How to Clean a Greasy Range Hood Filter (It’s Easier Than You Think!)

updated Feb 29, 2024
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(Image credit: Cat Meschia)

Your oven may be sparkling clean, but when was the last time you peeked underneath your stove’s hood and checked out the exhaust fan filters? If it’s been awhile or you’ve, um, never done this, let me warn you: It’s not going to be pretty. The purpose of a range hood filter is to collect grease, so if it’s doing its job correctly, it’s going to look and feel, well, greasy.

Over time, the the filter may become so blocked with grease and ickiness that it loses its effectiveness, which is why it’s important to clean these filters periodically. But how often is periodically?

How often should range hood filters be cleaned?

Well, it depends. A good rule of thumb is to clean your range hood filters every two to three months, according to the pros at Proline Range Hoods. If you use your stovetop regularly, fry foods often, or like to cook with a wok, you might want to up that to monthly cleanings; conversely, if you don’t use your stovetop often, they can likely go a few more months without a cleaning.

The experts also note that you should always clean your filters after a major cooking event like a dinner party or holiday feast. When grease and grime start to build up (and you can see it!), that’s a good sign it’s time for a cleaning.

How to Clean a Greasy Range Hood Filter

The tutorial below shows how to clean the filter in your sink with just boiling water, baking soda, and a good de-greasing dish soap (like Dawn). Depending on the material, some hood filters can actually be washed in the dishwasher, but depending on how long it’s been since you’ve cleaned yours, I wouldn’t recommend that without at least cleaning them this way first. (You don’t want too much grease to end up in your dishwasher!)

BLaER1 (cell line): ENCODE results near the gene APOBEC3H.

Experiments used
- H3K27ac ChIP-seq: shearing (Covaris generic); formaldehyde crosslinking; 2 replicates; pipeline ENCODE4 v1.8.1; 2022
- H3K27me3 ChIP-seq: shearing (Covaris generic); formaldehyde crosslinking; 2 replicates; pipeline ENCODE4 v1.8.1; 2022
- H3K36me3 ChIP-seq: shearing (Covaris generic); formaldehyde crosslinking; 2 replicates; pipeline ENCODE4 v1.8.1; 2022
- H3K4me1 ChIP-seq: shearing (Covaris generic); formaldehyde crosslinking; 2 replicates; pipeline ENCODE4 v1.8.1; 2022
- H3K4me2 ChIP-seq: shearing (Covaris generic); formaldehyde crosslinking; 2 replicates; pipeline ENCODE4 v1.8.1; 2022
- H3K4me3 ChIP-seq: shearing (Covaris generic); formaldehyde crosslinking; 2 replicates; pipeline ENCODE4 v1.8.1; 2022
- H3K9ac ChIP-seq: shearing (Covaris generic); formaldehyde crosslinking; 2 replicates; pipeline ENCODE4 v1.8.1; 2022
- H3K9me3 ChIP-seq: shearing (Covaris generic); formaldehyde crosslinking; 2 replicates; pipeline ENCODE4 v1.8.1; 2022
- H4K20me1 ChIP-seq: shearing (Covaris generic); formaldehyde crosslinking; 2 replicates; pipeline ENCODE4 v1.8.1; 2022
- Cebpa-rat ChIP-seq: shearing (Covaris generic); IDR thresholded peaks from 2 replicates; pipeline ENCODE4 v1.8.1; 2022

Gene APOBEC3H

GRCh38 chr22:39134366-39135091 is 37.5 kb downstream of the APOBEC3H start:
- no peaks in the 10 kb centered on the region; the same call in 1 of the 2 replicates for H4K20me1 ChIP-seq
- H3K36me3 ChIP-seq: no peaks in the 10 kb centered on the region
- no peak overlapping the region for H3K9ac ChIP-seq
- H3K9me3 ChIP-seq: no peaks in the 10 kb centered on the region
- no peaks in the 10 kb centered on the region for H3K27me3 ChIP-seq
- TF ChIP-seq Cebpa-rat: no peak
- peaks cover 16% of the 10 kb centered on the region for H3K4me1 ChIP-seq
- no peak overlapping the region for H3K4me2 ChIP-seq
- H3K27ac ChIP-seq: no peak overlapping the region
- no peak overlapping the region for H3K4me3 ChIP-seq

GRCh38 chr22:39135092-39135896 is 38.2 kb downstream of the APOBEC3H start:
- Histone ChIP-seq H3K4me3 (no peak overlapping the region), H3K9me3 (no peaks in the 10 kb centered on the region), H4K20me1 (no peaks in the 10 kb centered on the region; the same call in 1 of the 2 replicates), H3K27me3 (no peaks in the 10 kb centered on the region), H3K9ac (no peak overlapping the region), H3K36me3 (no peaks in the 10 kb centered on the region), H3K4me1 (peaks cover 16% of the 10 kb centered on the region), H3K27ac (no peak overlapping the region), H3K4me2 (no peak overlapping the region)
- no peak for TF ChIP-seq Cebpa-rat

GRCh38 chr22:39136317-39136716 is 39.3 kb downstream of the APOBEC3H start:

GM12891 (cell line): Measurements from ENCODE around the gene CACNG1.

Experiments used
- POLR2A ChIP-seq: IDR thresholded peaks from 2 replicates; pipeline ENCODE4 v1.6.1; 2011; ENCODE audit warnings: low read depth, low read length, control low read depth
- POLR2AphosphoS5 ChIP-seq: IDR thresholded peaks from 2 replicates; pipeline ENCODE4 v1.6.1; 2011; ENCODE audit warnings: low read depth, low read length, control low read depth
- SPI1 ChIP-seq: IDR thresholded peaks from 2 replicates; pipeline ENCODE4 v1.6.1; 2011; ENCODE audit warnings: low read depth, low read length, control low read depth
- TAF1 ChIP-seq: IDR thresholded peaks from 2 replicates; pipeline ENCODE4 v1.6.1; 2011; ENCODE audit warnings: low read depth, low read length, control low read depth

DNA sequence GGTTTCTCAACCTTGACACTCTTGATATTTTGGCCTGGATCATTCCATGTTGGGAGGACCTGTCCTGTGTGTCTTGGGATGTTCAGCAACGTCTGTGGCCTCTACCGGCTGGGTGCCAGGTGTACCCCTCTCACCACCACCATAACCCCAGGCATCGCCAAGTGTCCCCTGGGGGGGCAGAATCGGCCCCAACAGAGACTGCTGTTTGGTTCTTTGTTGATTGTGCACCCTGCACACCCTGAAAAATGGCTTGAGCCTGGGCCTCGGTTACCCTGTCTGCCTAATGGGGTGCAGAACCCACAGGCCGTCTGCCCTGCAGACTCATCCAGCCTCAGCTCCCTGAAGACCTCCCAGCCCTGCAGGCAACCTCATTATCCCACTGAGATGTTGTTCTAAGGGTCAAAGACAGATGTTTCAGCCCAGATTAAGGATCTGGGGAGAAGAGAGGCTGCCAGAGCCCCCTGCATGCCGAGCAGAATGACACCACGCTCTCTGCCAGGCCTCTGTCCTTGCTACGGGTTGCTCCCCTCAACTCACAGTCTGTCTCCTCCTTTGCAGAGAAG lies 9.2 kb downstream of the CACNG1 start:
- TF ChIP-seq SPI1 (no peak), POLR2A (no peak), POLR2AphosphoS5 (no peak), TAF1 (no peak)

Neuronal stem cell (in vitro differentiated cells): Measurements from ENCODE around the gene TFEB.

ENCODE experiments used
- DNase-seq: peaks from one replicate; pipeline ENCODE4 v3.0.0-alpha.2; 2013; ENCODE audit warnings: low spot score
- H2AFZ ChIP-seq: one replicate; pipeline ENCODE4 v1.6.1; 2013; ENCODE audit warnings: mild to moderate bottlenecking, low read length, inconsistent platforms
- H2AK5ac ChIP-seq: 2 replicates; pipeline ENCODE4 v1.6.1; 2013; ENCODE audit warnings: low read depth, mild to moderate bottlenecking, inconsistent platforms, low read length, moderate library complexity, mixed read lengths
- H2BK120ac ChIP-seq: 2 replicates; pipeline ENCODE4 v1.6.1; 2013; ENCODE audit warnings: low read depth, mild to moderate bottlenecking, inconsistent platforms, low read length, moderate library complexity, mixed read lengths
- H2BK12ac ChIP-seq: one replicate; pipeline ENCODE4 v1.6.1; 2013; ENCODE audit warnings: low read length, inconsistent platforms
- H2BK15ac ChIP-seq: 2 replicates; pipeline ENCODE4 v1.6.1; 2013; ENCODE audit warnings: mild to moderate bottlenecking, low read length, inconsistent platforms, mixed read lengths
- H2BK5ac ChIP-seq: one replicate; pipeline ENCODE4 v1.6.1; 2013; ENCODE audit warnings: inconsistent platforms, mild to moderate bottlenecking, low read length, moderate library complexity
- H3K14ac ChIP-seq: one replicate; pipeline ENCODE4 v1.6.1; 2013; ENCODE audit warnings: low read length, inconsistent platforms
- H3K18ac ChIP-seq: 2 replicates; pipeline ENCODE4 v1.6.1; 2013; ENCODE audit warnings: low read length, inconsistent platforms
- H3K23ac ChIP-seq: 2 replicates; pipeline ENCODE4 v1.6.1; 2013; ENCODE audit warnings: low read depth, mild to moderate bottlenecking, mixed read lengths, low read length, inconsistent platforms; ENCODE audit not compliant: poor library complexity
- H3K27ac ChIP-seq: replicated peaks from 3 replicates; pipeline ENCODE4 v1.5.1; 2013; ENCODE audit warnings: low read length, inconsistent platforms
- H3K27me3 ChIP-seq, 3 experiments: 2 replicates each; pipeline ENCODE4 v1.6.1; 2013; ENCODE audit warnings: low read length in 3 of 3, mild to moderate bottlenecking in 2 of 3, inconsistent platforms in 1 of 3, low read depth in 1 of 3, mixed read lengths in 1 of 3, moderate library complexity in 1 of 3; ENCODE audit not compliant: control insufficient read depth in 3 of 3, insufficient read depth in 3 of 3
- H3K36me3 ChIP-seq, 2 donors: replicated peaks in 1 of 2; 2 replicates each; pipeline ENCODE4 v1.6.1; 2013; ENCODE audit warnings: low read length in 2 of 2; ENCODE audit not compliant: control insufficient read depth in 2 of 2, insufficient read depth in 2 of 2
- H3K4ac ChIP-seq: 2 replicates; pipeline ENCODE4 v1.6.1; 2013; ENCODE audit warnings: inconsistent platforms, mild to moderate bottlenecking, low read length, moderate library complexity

What You’ll Need

Credit: Cat Meschia
  1. Remove the filters from the hood: Most filters should easily slide or pop out of the underside of the hood. Mine had a metal loop I could grab to push the filter up and slide it out.
Credit: Cat Meschia

2. Fill a sink or bucket with boiling water: The hotter the water, the more effective it is. Depending on how hot you can get the water from your tap, that might be good enough — for me, I boiled water in my electric tea kettle, and poured that into my plugged sink.

Credit: Cat Meschia

3. Pour in baking soda and dish soap: Pour a good squirt of de-greasing dish soap and 1/4 cup baking soda into the hot water. Swish it around with a brush (not your hand because it’s too hot!) until the water is nice and soapy.

Credit: Cat Meschia

4. Put greasy filters in water: Submerge your greasy exhaust fan filters into the water. Make sure they’re completely covered by the water.

Credit: Cat Meschia

5. Let them soak: Allow the filters to soak submerged for 10 minutes.

Credit: Cat Meschia

6. Scrub the filters: After soaking, take a non-abrasive scrub brush and scrub the filters. Add more dish soap to your brush if required while you scrub.

Credit: Cat Meschia

7. Rinse and dry: Rinse the filters thoroughly in hot water and dry with a paper towel or clean cloth.

Credit: Cat Meschia

8. Replace the filters and repeat as needed: Put the filters back into the hood, and repeat as needed!